I certainly agree with your statement. I grew up in an automobile industry city. At one time, one of the big three American automakers employed over 30,000 people just in my hometown. As times became more difficult, plants closed and people lost their jobs, but most from my hometown agree that the unemployment is not solely the result of tough times. While there was certainly a need for trade unions in the 1940s/50s, the unions (especially the UAW in this case) eventually forced companies to pay unskilled workers such high wages and offer unbelievably good benefits that the companies cannot sustain those costs while still makinga profit. In the 90s when I was in high school, many of my classmates' fathers worked in the car factories as assembly line workers and made an annual salary of $70,000--that's an incredible amount of money for someone with only a high school diploma! We witnessed last year that GM is virtually powerless to make the necessary changes that they desperately need to make in order to turn a profit. Instead of looking out for their average union members, the UAW bargained and fought against changes that would truly keep more jobs open and put the company back on track.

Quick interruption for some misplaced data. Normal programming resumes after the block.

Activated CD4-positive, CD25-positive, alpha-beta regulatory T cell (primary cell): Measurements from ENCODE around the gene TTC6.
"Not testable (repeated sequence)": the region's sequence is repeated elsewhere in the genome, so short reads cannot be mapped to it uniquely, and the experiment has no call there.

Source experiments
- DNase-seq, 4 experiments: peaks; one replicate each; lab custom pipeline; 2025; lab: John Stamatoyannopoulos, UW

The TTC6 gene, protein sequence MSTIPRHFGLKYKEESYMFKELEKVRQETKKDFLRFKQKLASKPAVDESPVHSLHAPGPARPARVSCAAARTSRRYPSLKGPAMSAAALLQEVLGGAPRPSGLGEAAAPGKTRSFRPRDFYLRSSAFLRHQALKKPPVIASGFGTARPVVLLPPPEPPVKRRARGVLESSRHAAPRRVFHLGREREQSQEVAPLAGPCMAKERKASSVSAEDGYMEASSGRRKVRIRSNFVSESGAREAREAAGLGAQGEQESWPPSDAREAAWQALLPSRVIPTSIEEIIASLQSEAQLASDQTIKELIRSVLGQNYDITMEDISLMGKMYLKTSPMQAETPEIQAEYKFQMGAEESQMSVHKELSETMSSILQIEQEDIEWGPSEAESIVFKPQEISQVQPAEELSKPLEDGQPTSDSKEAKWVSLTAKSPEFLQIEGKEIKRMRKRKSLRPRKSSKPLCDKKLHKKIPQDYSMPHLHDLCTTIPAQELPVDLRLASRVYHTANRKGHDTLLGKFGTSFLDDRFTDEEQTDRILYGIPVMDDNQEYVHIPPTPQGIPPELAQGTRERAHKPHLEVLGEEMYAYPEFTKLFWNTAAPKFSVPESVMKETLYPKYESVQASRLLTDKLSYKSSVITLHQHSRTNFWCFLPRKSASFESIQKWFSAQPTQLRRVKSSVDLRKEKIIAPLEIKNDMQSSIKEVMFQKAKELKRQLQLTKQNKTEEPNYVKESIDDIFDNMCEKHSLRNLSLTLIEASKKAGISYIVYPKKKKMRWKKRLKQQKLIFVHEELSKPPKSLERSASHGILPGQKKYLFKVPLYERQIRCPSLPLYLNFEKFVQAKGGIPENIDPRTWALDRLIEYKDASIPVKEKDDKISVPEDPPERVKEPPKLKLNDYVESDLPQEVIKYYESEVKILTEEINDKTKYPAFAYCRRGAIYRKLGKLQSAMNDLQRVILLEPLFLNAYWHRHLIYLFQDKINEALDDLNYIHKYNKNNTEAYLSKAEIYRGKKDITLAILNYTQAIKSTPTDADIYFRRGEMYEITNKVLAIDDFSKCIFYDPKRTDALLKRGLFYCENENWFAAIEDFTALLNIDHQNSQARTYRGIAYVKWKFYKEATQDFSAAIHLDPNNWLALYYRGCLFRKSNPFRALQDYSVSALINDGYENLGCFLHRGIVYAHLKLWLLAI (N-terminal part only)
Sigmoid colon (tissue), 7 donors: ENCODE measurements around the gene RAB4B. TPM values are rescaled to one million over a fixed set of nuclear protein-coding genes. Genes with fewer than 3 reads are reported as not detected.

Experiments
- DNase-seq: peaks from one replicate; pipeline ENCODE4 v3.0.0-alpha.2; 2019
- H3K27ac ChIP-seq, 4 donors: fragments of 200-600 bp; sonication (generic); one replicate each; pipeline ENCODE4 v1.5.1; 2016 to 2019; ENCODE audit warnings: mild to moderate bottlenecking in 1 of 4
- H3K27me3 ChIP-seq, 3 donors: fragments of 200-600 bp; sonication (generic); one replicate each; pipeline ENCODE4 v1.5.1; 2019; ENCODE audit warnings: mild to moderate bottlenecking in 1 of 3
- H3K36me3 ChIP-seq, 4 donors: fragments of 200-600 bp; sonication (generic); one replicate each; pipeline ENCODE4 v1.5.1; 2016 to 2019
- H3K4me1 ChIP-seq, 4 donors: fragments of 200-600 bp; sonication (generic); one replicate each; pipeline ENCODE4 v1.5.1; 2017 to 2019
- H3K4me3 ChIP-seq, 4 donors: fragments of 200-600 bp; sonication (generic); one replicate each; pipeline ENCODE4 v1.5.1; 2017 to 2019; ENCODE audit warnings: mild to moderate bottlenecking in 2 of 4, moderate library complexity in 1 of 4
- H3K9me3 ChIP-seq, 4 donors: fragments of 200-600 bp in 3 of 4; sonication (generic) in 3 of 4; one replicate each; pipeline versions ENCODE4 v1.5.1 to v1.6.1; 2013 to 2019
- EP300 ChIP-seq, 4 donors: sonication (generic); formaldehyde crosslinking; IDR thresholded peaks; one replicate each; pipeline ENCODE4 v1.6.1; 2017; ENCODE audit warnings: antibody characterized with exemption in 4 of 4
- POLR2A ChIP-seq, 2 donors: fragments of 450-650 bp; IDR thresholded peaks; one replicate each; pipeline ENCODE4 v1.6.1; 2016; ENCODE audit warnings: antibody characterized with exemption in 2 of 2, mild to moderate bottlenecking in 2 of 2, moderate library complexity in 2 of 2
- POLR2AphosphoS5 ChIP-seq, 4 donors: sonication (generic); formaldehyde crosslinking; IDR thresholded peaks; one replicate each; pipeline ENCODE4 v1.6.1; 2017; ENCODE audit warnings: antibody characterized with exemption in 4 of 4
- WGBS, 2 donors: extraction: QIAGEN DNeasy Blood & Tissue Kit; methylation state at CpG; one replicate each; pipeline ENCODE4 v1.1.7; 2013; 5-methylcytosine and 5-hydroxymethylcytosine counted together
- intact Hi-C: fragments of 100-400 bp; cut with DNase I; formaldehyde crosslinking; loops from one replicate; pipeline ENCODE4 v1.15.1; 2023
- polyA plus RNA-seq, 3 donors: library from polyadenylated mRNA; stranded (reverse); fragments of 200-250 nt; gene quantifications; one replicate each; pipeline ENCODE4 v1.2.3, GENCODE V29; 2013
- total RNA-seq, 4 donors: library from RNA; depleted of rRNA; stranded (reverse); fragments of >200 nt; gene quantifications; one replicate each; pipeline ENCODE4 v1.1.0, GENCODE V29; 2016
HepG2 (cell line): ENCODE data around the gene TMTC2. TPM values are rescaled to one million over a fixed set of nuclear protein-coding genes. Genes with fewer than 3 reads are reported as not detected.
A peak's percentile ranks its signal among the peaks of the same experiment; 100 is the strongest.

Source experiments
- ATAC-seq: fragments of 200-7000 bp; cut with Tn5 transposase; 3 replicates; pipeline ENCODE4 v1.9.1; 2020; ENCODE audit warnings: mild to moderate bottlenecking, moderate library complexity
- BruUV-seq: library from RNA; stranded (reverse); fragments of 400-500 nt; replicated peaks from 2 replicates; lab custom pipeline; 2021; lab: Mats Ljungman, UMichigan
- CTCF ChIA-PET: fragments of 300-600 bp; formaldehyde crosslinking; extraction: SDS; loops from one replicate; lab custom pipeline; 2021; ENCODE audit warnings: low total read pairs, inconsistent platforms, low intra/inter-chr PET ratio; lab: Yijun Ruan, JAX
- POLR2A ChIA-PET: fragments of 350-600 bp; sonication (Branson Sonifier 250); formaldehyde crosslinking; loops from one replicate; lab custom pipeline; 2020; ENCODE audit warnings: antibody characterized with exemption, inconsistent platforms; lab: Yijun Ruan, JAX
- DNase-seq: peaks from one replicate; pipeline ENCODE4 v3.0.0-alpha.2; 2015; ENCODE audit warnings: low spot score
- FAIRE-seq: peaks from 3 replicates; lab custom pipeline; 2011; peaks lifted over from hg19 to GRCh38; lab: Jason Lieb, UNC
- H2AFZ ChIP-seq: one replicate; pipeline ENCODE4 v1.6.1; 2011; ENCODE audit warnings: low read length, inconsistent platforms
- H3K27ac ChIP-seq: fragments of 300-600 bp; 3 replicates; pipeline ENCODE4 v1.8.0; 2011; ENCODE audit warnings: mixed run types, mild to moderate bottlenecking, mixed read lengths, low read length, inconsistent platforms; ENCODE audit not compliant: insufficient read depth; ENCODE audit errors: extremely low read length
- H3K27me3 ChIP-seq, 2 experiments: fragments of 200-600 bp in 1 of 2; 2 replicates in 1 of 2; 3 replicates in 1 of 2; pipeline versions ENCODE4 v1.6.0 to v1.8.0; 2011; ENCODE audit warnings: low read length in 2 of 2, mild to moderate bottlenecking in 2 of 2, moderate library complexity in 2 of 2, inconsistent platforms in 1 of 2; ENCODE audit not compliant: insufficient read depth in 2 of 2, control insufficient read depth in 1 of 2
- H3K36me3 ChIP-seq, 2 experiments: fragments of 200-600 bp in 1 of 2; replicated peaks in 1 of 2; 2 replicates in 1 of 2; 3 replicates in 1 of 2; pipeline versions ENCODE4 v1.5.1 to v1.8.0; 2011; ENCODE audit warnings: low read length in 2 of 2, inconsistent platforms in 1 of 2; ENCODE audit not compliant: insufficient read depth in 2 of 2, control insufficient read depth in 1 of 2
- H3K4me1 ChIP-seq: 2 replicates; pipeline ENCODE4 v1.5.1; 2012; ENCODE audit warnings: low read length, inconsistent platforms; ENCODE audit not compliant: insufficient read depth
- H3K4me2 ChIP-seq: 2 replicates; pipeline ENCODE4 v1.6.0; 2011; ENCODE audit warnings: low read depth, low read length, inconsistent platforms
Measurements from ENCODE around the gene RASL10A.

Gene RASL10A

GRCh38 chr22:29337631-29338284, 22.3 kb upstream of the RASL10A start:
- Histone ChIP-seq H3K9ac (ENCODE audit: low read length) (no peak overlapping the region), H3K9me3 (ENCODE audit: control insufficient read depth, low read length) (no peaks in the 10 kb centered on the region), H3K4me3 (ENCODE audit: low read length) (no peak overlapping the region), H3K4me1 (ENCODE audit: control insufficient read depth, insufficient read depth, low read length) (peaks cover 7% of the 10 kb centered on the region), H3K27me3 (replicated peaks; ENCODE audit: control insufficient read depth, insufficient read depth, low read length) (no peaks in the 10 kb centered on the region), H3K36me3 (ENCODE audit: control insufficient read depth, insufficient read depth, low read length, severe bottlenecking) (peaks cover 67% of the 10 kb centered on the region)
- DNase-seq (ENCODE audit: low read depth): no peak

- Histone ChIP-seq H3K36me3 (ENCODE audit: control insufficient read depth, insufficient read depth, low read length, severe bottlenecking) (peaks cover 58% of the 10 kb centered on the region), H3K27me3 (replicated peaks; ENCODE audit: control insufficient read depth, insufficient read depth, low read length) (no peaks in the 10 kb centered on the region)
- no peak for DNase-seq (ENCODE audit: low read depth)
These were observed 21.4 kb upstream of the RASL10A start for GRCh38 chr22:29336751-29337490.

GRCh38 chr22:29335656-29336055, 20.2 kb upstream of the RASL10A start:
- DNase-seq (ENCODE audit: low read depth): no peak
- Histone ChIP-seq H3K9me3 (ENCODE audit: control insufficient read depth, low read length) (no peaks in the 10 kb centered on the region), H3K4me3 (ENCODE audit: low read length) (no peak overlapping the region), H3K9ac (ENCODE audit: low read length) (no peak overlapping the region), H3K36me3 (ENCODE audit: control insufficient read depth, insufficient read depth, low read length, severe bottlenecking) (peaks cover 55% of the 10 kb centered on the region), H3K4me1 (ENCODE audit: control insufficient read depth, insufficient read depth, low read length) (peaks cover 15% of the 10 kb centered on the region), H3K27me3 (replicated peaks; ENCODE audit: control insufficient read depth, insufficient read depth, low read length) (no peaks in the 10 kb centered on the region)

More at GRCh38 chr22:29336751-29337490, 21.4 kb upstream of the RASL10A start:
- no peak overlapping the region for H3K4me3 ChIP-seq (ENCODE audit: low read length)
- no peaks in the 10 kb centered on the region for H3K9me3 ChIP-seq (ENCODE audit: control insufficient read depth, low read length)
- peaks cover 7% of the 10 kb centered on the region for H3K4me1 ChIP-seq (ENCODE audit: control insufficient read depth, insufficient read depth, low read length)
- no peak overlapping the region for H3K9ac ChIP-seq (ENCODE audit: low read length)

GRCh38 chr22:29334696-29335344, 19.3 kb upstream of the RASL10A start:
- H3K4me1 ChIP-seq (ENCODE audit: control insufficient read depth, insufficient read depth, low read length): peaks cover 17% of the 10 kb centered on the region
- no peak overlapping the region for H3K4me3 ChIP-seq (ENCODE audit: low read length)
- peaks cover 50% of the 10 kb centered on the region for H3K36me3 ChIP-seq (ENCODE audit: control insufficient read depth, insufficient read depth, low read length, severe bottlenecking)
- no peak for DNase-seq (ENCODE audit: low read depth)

In addition to the specific example above, trade unions have also hurt the modern worker by:
--strongarming them to vote for specific candidates or parties (ones who agree with union doctrine)
--forcing workers to lose pay and work time over issues that the workers might not have individually chosen to strike over.
--causing companies to move their plants/branches to other states or even other countries where unions do not have control.